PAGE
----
Hublot Big Bang e
While companies like Samsung, Fitbit, Garmin, Huawei, and even Fossil have been trying for a number of years now to come close to Apple’s incredible success story in the thriving wearable device industry, a few other brands entered the smartwatch market with no serious ambitions to win the volume game.
If anything, their prohibitive price tags might make them more desirable for an exclusive group of people unlikely to have been impacted by the coronavirus pandemic in any meaningful way. If you are part of that club and don’t know which of the two to choose… first of all, congrats.
Secondly, it’s important to mention the Tag Heuer Connected Golf Edition is already up for grabs in a “limited quantity” in select physical US stores at $2,550, while the Hublot Big Bang e will soon be released online and offline at $5,200 in a titanium variant and $5,800 if you prefer a “polished black” ceramic case.
Same same but different
That being said, the Hublot Big Bang e and Tag Heuer Connected Golf Edition are still very much faithful to their individual brand identities and iconic designs, so at the end of the day, it shouldn’t be too hard to pick the model that best suits your preferences.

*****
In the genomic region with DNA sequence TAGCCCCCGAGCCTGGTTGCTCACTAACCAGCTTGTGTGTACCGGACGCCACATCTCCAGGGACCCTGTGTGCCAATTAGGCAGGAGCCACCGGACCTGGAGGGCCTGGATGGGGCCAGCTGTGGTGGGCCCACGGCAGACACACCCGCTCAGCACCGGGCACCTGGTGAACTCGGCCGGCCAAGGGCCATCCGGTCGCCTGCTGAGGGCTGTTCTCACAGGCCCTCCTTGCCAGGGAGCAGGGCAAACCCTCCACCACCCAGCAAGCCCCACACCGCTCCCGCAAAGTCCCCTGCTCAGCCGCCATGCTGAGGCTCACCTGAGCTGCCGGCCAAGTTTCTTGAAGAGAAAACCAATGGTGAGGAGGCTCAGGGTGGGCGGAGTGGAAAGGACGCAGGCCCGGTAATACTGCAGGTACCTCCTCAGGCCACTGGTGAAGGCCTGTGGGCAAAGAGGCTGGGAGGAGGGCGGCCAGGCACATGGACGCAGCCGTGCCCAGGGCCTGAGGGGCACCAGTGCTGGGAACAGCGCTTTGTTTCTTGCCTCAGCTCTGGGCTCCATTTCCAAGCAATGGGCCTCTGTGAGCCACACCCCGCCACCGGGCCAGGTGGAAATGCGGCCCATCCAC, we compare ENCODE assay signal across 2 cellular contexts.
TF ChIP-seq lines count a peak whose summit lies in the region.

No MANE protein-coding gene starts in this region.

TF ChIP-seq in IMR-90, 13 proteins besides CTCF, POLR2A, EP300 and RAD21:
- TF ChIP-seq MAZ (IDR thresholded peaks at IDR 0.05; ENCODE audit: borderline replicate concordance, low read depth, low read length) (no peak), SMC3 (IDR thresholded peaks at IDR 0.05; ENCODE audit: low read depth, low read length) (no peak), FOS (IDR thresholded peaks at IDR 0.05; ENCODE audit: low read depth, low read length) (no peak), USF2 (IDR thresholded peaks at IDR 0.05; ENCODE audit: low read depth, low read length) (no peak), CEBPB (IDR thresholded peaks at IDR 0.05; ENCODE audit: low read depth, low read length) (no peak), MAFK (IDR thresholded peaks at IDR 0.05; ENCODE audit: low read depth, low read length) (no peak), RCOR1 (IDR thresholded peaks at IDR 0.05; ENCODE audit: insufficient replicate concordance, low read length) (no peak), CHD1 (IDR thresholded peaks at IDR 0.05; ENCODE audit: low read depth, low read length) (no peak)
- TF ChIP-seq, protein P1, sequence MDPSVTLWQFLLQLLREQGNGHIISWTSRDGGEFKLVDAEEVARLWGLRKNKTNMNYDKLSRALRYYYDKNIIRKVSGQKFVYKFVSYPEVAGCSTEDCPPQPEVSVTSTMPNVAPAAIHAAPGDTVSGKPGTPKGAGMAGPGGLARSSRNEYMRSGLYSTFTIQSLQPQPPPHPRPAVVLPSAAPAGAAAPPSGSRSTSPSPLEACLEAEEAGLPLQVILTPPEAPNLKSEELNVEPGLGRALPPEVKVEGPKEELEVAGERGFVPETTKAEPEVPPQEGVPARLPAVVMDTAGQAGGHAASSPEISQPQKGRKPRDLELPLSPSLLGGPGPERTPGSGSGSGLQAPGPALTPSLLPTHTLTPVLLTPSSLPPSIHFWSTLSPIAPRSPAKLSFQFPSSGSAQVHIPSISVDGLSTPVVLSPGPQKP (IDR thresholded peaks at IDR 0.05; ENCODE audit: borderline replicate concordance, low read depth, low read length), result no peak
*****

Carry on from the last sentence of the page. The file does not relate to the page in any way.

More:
The latter is obviously sportier, with a white and green rubber strap, “ultra-lightweight” titanium case, ceramic bezel with “exclusive Golf Edition crown”, and an exclusive pre-installed Tag Heuer Golf app allowing you to “specifically track your performance” on over 40,000 courses worldwide.
Not that they matter much, but the specs of the Tag Heuer Connected are actually superior to those of the Hublot Big Bang e, including built-in GPS functionality. That’s right, the $5,800 smartwatch doesn’t come with its own GPS chip or heart rate monitor, which is absolutely ridiculous.
Hublot’s sophomore smartwatch effort is naturally bulkier than Tag Heuer’s newest limited edition wearable device, but the latter comes with a larger 45mm case (vs 42 for the Big Bang e), as well as a significantly larger 430mAh battery (vs 300mAh). Of course, if other Wear OS products are any indication, the battery life is unlikely to exceed a day’s work (or a day’s visit to the golf course) either way.
For what it’s worth, both luxury smartwatches pack Snapdragon Wear 3100 processing power while also sporting high-resolution AMOLED displays. Obviously, that’s not worth thousands of dollars, though, so the brands are still the main reason why LVMH (Louis Vuitton Moet Hennessy) hopes you’ll feel inclined to spend a small fortune.